Even though the earth is composed of 70 per cent water, most of it is saline or underground; less than 1 per cent of freshwater is accessible for human use. Large areas in developing countries do not have access to safe drinking water because of water shortages from poor infrastructure and drought.
As the global population increases and climate change contributes to extreme weather conditions, finding enough water to meet everyday needs, grows more complicated. Increasing the use of recycled wastewater conserves freshwater resources.
The term ‘wastewater’ does not have an appealing connotation to some, and its use may be culturally or politically unacceptable to others. However, with growing scarcity comes the need to adapt. Even if it is perceived to be unsafe and unclean, many people are recycling water to help ease demand from town water supply and harvested freshwater.
There are three processes in water recycling that depend on water application and how pure it needs to be.
The first step in wastewater treatment uses simple mechanical and physical processes to eliminate suspended contaminants. Incoming raw industrial wastewater or sewage is fed through mechanical bar screens to remove large solids from the wastewater stream. The captured materials are then deposited into a dumpster using a conveyor and sent to a sanitary landfill, or are dewatered and composted. Primary clarifiers may also be used so that a further reduction of solids can occur. Clarifiers can take the form of DAF or Dissolved Air Flotation or more conventional Lamella type clarifiers.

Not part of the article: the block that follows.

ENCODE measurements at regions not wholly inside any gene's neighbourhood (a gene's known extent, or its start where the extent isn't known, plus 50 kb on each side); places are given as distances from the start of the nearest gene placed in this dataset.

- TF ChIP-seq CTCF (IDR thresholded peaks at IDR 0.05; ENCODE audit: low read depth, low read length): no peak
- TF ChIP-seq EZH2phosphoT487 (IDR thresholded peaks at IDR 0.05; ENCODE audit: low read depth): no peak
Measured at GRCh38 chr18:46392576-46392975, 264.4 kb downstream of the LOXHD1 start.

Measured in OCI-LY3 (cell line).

This next step, which is also known as ‘biological oxidation; uses biological processes to eliminate most of the organic contaminants that remain. In this process, oxygen is introduced into aeration basins or tanks. Bacterial microorganisms then consume the organic material as part of the oxidation, or digestion, process. The resultant product is known as activated sludge, and clean water is separated in final clarifiers, or settling tanks, resulting in wastewater biosolids. Biosolids are organic matter that has been recycled from sewage. The removed biosolids are then digested, dewatered and used for purposes such as soil composting and conditioning. In processes such as MBR (Membrane Bio Reactor) and MBBR (Moving Bed Biofilm Reactor), the same clean water outcome is achieved via a different methodology but with the same digestion principles. With MBBR, the oxidation of organic is achieved by biofilm that grows on suspended plastic media spheres; with MBR, the activated sludge is filtered with a membrane placed within the activated sludge tank.
All remaining solids and pathogenic organisms are filtered and removed using sand filtration or ultrafiltration. The clear water enters a chlorine contact chamber for chemical disinfection. Other chemicals can be used depending on the application. Reverse osmosis desalination can be used to ensure the water has a low level of minerals for final use. The water is now adequately treated, recycled and ready for release.
When wastewater isn’t treated or recycled, the raw source pollutes waterways and land, causing environmental damage. Recycled water provides a safe, environmentally responsible and economically viable option to reduce water shortages. Today, technical advances mean that recycled water can reduce the costs of the mains supply by half. If recycled wastewater replaces mains water, the expense and environmental impact of thirsty processes such as boilers and cooling towers reduces.
Waterform is a family-owned and managed company that provides advanced water and wastewater treatment solutions. They offer tailored solutions to suit your water intensive business and solve the toughest water scarcity and compliance challenges. We source innovative technologies from all over the world to make sure we remain at the forefront of water treatment innovation. To learn more about us, visit our website at www.waterform.com.au.